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  • br General aspects of HDACs br General aspects


    General aspects of HDACs
    General aspects of HDAC inhibitors Based on the previous elements, inhibitors designed for HDAC have in common a well-admitted pharmacophore model (Fig. 7A). This model is composed of a zinc binding group (ZBG), attached to a linker chain mimicking the lysine side chain and fitting the tubular access to the zinc atom. This chain is terminated by a functional “cap” group, mainly aromatic, interacting with the external surface. A connecting unit between the cap and the linker chain can also be modulated to improve interactions. The commonly described ZBGs are carboxylic acids, very weak binders, thiols, benzamides, and hydroxamic acids, the later leading usually the strongest inhibitors. Unselective first generation inhibitors were proposed based on these elements but it appeared rapidly that the eleven HDAC isoforms could have specific activities [34] requiring selective compounds. For instance selective HDAC4 inhibitors could be useful in Huntington’ disease [54] and the impact of selective HDAC6 inhibitors was described [55]. In our review, we present selected inhibitors and their selectivity when available and those described in PDB files from the Pubmed structure website. As for many other compounds, classical limits have been encountered with HDAC inhibitors: selective delivery in vivo and resistance [56]. The most potent hydroxamic no sodium salt sale ZBG is not very stable in vivo and is rapidly metabolized. SAHA for instance has a short half-live (<2 h) and is glucuronylated. Considering that the epigenetic-driven renormalization of cancer cells needs hours to be achieved, this requires continuous injection of compounds that can generate side effects. These problems can be solved by designing prodrugs or delivery strategies for epigenetic drugs [57]. Alternatively, latest works in the field of HDAC inhibitors indicate that a third generation of inhibitors will emerge, more compliant with pharmacological requirements, in particular regarding the stability of the ZBG. However, HDAC inhibitors often target multiple HDACs and the biological consequences are often unpredictable and underappreciated given the pleiotropic HDAC activities [24], [34]. Pan-HDAC inhibitors may cause numerous side effects. Therefore, selective inhibitors are necessary for each HDAC isoform, and several are tested in preclinal and phase I or II trials for cancer and neurological diseases [24], [34]. Selective inhibitors open a new field to fight parasite diseases [58]. For example, schistosomiasis (bilharzia) is one of the major human neglected parasitic diseases due to worms from the genus Schistosoma with Schistosoma mansoni the most distributed species. Worldwide more than 265 million individuals are infected and 280,000 deaths are reported annually. No effective vaccine is available and the only treatment is praziquantel. However reduced efficiency and resistance to praziquantel are noticed and new therapeutic strategies are necessary. Interestingly Schistosoma mansoni HDAC8 (smHDAC8) which is the most abundant HDAC from class I in this parasite, presents a different architecture in its active pocket from its human HDAC8 homolog (Fig. 5). By structure-based chemical screening, several compounds were identified with specific inhibitory effects on smHDAC8 over the major human HDACs (1 and 6) and able to cause mortality of schistosomes [59], [60]. Thus, targeting epigenetic HDACs could be a valid strategy to fight parasite diseases.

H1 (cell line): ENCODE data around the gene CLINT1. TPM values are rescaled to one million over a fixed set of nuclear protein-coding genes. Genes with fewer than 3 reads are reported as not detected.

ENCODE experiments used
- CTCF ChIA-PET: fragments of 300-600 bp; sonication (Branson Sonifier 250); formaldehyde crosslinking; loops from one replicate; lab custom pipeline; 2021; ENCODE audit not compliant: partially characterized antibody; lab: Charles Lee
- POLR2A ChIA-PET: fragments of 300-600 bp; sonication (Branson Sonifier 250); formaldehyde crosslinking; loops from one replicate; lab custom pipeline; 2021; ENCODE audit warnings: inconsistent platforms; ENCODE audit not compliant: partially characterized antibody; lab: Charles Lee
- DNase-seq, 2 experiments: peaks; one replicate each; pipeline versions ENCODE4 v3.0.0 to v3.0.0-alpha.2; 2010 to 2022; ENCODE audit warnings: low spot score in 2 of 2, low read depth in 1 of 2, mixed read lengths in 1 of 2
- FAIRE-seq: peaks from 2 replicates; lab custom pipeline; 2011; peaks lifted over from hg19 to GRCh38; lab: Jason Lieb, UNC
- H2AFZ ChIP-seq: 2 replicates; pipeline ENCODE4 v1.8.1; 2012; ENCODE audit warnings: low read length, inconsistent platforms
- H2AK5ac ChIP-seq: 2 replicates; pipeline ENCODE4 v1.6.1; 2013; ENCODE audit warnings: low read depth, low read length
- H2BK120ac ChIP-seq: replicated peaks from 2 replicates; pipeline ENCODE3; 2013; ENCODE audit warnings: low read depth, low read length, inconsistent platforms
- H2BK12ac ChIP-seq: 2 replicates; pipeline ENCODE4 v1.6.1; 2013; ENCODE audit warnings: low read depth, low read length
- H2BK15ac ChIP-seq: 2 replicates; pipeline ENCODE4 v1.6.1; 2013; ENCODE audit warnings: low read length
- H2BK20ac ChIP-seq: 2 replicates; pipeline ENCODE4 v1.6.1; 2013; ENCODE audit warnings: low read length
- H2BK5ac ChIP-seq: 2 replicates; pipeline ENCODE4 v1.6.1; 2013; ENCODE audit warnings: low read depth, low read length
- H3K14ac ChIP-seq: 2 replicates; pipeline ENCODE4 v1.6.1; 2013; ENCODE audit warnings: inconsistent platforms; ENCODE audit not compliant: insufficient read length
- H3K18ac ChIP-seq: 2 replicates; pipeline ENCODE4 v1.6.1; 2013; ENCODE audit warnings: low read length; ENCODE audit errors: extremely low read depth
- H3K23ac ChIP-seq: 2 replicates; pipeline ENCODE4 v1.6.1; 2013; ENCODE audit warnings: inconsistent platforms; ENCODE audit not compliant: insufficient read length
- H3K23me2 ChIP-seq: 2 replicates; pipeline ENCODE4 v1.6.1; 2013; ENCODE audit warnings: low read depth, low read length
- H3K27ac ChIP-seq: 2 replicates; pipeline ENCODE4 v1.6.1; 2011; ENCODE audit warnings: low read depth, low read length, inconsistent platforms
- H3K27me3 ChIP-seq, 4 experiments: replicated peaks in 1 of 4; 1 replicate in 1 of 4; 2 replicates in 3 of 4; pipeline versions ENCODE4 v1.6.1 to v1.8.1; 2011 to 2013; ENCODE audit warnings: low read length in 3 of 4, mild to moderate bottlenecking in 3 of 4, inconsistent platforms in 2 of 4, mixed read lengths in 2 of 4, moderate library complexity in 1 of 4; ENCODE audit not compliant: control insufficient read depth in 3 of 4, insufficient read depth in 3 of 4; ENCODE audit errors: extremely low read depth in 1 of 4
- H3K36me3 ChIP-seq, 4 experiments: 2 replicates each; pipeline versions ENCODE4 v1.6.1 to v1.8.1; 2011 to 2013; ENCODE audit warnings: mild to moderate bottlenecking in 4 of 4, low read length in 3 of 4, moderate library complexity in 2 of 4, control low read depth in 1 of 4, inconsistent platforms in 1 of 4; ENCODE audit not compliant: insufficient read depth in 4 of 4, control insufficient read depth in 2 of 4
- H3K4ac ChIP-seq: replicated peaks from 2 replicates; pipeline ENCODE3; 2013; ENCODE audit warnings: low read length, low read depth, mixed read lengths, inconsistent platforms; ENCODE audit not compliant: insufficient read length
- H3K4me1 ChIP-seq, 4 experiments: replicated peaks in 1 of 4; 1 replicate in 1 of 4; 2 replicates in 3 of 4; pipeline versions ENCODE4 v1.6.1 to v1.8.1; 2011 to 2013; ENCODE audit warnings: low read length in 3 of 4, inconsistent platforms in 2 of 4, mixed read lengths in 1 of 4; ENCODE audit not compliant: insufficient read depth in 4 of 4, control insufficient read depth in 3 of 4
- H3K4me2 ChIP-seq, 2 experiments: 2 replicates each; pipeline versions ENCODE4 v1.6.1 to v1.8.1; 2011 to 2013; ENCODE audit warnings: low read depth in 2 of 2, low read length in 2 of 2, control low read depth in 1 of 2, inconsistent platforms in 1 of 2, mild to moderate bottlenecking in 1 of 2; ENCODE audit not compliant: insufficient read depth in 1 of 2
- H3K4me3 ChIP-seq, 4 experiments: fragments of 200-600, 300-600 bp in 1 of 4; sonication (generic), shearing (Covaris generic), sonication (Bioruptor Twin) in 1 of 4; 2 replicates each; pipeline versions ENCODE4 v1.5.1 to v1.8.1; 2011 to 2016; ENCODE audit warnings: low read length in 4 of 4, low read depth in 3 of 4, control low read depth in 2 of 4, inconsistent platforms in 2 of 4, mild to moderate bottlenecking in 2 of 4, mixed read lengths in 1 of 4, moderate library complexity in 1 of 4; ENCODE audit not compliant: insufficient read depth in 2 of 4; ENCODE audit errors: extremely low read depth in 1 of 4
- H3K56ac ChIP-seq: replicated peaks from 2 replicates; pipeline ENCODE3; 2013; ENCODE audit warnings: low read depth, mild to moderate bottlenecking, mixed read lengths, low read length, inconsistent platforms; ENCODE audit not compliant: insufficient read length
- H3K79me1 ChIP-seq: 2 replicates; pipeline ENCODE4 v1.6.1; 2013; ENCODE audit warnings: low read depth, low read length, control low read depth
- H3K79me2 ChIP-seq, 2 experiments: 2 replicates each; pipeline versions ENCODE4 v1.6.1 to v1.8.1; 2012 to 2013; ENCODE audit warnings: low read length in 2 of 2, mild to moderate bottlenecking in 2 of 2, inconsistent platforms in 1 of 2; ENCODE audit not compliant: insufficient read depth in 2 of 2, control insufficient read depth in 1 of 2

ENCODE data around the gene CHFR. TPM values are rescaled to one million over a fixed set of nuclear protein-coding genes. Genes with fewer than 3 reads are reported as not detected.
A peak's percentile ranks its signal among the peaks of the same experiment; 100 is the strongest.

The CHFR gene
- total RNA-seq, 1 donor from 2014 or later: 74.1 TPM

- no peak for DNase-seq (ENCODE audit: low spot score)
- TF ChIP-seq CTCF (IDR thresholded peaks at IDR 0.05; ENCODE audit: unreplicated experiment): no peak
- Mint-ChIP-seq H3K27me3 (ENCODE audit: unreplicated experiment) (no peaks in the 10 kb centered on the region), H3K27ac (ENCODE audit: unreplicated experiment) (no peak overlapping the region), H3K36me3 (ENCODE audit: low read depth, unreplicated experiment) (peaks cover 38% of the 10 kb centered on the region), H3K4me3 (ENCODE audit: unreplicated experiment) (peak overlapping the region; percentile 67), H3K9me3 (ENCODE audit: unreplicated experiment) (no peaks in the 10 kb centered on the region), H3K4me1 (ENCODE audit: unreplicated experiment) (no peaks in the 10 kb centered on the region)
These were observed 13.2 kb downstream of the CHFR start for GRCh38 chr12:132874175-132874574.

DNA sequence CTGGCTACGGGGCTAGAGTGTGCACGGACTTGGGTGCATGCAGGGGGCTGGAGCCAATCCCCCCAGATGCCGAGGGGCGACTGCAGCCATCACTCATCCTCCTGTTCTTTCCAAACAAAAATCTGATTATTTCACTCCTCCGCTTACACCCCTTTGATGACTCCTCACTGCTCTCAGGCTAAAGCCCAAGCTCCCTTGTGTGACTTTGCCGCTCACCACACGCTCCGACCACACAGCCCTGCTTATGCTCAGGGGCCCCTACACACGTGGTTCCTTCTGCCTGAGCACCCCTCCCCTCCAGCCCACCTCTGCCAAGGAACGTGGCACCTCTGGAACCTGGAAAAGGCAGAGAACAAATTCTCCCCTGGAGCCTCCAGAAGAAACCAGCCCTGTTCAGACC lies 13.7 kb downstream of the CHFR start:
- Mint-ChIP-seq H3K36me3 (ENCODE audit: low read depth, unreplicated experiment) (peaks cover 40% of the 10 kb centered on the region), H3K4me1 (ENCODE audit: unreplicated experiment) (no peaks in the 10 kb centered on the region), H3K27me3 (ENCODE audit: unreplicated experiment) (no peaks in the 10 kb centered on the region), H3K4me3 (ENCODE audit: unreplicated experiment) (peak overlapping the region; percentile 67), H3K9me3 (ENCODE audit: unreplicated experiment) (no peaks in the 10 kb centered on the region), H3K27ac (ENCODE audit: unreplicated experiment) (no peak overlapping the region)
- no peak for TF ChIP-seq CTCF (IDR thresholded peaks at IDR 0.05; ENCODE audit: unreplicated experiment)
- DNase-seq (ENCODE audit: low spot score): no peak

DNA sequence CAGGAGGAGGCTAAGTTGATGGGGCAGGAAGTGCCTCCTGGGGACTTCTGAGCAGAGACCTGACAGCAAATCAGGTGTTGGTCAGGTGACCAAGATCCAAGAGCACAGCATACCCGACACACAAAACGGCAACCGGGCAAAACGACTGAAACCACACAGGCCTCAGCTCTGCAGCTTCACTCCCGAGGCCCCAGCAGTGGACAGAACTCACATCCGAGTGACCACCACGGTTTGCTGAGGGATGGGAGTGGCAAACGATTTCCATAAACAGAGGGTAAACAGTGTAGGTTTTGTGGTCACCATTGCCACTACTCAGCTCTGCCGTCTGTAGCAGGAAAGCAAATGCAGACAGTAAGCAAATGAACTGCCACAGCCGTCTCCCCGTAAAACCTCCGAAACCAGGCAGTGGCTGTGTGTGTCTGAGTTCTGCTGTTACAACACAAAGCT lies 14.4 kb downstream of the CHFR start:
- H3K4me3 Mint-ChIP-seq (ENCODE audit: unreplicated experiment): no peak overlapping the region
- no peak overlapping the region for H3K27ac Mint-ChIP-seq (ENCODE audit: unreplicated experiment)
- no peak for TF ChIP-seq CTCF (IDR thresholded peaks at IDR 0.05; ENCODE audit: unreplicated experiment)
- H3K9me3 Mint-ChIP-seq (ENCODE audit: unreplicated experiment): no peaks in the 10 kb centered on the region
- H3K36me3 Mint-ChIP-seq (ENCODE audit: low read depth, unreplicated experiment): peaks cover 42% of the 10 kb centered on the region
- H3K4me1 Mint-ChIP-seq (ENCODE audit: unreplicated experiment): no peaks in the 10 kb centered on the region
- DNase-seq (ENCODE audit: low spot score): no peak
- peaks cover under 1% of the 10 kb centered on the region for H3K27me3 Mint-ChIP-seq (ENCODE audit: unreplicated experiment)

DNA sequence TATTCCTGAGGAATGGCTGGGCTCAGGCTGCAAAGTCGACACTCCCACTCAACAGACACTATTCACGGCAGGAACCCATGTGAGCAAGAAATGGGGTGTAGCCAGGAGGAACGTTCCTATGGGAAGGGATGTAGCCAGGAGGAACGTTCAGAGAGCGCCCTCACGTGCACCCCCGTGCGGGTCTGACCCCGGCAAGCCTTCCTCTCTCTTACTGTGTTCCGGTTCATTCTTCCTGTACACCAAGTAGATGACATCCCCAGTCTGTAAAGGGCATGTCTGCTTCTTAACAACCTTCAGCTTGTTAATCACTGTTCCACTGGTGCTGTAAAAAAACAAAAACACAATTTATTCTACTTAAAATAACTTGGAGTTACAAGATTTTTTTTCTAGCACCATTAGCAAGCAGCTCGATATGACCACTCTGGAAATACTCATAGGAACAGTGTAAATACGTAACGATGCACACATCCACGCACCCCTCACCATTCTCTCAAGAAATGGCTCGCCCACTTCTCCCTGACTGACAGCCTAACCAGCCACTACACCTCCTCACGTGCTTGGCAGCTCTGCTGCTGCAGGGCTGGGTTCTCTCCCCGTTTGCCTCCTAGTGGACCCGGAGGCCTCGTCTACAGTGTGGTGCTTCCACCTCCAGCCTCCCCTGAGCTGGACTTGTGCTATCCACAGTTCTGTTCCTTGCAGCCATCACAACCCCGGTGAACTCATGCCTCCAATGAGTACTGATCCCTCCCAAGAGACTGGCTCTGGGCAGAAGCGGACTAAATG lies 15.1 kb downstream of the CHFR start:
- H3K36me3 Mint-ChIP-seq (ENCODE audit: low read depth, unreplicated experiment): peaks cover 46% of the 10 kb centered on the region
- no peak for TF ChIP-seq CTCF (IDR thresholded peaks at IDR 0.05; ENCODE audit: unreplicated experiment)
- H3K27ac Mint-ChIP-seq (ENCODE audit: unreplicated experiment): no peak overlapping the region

Mechanistic studies
    Design of inhibitors
    Carboxylic acids Some weak carboxylic acids HDAC inhibitors active in the range of mM concentrations are well known in clinic justifying their use. Abdel-Atty et al. [91] have proposed compounds where the carboxylic acid replaces the usual hydroxamic acid or the amine group in benzamides. The screening against several cancer cells lines gave two compounds with low inhibition while intriguingly, compound 45 (Fig. 13) gave enhanced activity for HDAC2 over HDAC11 (HDAC1 not tested). Molecular modelling with HDLP identified for compound 45 an additional binding mode due to the ketone group in the alkyl chain. From the series a 3D QSAR pharmacophore model was established to define the hydrogen bond acceptor (HBA, green), ring aromatic (RA, orange) and hydrophobic pocket (HYP) required for efficient inhibition.